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Thursday, April 4, 2013

Bobby Boucher, Where Art Thou!

And there will be meowing and barking!
The sound you may have heard could very well be a relieved “whew!” coming out of the Florida Gulf Coast.
As reported online by The Atlantic Wire, the authorities of Lee County have decided “not pursuing any other charges” against two morning-radio hosts that on April Fool’s Day warned listeners of dihydrogen monoxide coming out of their taps.
As duly noted by wikipedia, dihydrogen monoxide, “shortened to ‘DHMO’, is a name for water that is consistent with basic rules of chemical nomenclature” and used “almost exclusively” in humorous context.
Back on April 2, the local NBC-affiliate in the area reported that the hosts of "Val and Scott In The Morning" had “sent people into a panic, concerned over Lee County's water quality.”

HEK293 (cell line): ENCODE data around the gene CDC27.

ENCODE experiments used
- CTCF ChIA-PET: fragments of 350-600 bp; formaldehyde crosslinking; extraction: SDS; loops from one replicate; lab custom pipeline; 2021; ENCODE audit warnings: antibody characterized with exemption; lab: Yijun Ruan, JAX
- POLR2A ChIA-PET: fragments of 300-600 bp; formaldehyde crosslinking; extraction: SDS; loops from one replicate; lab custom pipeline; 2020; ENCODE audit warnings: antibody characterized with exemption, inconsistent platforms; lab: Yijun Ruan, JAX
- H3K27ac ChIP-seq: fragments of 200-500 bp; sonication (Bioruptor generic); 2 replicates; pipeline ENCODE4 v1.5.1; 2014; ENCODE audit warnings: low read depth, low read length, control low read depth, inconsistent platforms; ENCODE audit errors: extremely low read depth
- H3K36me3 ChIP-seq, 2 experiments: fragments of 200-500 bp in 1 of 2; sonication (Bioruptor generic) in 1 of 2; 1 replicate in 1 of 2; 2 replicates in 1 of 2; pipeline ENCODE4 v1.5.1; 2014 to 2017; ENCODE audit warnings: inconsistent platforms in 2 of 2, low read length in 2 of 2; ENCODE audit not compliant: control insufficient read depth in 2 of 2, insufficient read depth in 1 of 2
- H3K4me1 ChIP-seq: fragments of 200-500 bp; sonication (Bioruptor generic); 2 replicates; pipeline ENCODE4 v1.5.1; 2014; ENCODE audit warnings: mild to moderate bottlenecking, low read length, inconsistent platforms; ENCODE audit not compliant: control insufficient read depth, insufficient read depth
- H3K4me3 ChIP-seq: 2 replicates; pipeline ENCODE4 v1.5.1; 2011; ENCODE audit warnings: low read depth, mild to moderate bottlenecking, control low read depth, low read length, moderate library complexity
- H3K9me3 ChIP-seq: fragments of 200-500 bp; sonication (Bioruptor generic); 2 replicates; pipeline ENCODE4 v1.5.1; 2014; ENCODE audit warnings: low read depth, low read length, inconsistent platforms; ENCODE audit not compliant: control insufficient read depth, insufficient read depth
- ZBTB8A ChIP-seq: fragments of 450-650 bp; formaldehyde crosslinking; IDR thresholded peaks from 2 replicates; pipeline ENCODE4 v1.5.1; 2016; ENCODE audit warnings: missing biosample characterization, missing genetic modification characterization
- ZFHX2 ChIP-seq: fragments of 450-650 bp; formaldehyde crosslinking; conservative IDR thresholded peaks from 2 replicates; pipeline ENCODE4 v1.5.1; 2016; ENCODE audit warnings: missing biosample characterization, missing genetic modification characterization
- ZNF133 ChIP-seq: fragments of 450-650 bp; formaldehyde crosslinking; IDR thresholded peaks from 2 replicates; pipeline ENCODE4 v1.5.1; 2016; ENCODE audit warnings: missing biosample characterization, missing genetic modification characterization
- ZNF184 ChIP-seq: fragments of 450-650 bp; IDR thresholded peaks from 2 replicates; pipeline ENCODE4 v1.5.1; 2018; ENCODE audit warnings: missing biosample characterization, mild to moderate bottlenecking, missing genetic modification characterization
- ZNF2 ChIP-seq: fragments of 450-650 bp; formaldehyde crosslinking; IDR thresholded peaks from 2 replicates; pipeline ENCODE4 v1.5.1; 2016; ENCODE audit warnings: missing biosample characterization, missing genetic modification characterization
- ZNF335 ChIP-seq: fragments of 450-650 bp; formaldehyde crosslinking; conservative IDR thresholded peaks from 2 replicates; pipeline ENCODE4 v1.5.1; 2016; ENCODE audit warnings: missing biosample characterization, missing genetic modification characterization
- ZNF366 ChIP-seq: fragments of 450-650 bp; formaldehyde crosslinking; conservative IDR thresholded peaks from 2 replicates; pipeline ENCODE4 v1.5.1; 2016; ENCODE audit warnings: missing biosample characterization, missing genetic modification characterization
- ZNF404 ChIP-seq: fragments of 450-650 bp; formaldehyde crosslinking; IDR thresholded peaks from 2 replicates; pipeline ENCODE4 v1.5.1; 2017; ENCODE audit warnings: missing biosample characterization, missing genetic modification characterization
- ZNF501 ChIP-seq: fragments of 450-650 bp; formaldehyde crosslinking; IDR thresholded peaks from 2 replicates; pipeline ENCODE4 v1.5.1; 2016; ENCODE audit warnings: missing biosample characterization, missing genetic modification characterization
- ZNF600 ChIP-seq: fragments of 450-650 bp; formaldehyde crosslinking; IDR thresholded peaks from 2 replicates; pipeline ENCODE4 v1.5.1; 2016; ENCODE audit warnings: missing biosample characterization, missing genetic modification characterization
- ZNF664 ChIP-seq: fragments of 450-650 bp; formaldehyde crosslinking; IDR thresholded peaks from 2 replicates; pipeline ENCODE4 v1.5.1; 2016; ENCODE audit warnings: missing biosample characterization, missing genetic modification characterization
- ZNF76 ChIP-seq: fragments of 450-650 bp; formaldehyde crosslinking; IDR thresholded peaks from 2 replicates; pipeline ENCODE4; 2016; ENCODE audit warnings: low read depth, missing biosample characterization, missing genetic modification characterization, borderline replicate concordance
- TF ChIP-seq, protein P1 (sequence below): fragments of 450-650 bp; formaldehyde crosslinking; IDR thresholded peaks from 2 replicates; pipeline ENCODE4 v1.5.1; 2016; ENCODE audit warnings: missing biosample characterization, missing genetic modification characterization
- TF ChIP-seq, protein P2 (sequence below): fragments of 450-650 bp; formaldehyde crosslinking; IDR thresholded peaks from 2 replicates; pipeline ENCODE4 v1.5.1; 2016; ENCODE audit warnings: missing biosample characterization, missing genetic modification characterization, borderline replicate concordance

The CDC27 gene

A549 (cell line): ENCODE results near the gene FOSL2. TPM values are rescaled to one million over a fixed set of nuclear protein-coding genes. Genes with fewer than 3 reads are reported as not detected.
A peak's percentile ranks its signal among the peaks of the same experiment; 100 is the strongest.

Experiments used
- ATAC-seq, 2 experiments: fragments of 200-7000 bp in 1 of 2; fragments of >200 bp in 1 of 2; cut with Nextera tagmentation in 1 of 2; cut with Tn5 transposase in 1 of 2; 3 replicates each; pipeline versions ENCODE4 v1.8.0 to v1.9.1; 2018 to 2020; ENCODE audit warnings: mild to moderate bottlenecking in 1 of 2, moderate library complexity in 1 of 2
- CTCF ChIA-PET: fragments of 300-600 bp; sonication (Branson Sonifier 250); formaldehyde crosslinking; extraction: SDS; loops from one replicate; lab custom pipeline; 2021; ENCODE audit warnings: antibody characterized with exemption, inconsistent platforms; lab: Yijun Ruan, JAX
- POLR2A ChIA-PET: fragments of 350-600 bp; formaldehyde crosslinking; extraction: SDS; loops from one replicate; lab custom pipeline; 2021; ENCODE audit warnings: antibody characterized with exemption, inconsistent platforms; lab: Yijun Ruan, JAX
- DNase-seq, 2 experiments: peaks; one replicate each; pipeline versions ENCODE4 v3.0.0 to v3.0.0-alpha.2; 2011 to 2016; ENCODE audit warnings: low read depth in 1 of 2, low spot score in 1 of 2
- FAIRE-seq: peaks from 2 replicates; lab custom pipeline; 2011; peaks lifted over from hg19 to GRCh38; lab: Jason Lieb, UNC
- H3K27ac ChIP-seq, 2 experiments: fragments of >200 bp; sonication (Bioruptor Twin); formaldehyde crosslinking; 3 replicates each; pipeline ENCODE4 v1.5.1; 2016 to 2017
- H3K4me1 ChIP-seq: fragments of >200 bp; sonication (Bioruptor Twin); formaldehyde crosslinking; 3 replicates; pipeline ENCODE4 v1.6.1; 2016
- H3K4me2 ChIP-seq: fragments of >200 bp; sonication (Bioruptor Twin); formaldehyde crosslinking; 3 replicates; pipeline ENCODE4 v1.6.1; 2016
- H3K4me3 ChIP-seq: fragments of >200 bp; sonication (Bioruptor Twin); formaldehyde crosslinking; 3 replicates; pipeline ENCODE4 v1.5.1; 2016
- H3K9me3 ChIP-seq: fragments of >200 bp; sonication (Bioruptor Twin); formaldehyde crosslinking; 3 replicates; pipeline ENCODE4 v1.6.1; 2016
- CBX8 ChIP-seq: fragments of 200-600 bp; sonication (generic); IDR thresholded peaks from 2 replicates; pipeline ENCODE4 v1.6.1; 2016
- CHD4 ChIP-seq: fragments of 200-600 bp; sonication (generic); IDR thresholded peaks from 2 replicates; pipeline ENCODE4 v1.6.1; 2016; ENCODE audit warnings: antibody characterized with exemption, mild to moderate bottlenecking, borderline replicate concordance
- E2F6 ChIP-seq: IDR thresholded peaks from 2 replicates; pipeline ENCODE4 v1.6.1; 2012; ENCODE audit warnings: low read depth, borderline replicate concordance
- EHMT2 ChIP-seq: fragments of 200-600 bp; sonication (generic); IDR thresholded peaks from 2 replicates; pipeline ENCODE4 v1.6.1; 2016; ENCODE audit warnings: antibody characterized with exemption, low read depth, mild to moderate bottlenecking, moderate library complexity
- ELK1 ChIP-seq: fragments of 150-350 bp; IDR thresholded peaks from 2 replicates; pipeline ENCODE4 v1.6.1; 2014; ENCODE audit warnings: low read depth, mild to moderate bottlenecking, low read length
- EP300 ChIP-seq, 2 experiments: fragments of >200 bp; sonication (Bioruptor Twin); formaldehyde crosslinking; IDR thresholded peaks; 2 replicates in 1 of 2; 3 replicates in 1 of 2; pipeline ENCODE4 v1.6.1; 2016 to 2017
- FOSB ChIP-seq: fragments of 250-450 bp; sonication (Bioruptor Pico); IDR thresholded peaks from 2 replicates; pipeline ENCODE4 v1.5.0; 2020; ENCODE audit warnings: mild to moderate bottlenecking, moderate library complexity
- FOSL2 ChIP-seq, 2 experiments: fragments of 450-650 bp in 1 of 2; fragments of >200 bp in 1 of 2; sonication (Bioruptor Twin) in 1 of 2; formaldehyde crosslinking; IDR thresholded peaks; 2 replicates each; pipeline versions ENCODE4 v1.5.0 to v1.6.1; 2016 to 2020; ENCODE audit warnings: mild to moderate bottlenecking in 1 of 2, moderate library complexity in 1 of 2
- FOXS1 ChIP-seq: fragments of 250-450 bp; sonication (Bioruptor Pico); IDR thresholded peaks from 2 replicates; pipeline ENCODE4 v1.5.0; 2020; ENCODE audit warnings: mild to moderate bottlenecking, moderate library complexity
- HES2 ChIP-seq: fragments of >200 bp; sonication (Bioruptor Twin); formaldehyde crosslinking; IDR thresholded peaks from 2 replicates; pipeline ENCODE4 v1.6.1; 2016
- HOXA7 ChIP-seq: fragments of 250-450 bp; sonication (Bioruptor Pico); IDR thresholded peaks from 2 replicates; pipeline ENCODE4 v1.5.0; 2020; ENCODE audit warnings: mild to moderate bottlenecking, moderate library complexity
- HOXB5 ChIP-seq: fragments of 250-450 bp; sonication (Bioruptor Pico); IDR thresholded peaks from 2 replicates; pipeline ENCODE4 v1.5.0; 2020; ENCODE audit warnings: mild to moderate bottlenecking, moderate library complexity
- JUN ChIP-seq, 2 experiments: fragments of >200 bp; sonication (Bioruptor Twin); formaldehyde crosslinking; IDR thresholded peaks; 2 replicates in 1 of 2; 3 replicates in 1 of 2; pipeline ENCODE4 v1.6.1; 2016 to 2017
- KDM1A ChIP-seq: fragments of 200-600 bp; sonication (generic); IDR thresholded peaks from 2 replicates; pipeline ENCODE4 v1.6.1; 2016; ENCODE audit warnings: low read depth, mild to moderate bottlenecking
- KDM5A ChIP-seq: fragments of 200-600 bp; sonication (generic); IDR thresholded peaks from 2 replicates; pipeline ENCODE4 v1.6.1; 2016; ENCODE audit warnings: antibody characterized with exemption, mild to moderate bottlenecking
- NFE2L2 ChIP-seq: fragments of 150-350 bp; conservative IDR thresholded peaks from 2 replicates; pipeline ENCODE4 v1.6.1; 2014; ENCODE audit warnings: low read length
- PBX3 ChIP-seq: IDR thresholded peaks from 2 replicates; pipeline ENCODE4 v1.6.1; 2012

Such was, apparently, the panic, that Lee County authorities felt themselves compelled to issue a press release [see screenshot below].

You also have this from The Atlantic Wire in its update from Wednesday: “The DJs' joke was totally immature—think grade-school level—and yet remarkably successful. They warned listeners that dihydrogen monoxide was coming out of the taps in the Fort Myers area. Of course, dihydrogen monoxide is water, but people were so freaked that Lee County Utilities had to make a statement saying that their water is safe to drink.”
Make that another relieved “Whew!”
In an era of public safety and security concerns, it’s probably understandable that an April Fool’s joke created such a ruckus among the Lee County commissioners.
But it’s not even new.
As noted in the wikipedia hyperlink above:
 A popular version of the hoax was created by Eric Lechner, Lars Norpchen and Matthew Kaufman, housemates while attending University of California, Santa Cruz in 1990, revised by Craig Jackson (also a UC Santa Cruz student) in 1994 and brought to widespread public attention in 1997 when Nathan Zohner, a 14-year-old student, gathered petitions to ban "DHMO" as the basis of his science project, titled "How Gullible Are We?".
No news yet on whether the “chemically challenged Floridians” [as TAW described them in its initial report] have expressed any concern for those cats and dogs raining over Lee County, as can be seen on the screenshot atop this post.

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